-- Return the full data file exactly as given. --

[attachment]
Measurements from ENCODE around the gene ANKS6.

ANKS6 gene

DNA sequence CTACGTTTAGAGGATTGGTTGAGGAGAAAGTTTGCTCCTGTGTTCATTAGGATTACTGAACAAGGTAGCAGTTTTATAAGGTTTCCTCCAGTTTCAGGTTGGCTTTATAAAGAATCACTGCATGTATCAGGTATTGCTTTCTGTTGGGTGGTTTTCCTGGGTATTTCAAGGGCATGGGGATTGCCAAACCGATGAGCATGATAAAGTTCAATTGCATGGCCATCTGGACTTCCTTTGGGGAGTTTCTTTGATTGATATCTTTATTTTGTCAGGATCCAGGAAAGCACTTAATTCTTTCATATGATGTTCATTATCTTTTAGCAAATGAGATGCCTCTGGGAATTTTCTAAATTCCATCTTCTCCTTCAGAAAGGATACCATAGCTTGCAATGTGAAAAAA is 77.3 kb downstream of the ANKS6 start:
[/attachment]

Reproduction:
Measurements from ENCODE around the gene ANKS6.

ANKS6 gene

DNA sequence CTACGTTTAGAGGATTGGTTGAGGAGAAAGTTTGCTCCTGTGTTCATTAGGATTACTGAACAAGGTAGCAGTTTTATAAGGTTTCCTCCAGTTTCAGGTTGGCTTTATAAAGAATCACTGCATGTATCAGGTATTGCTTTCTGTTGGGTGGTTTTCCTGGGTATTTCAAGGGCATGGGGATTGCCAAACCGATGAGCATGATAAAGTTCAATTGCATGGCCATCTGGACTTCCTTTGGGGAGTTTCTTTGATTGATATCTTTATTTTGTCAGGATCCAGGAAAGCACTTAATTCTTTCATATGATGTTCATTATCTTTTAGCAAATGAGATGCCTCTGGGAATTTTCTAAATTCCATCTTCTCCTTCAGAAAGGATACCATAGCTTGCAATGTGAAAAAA is 77.3 kb downstream of the ANKS6 start: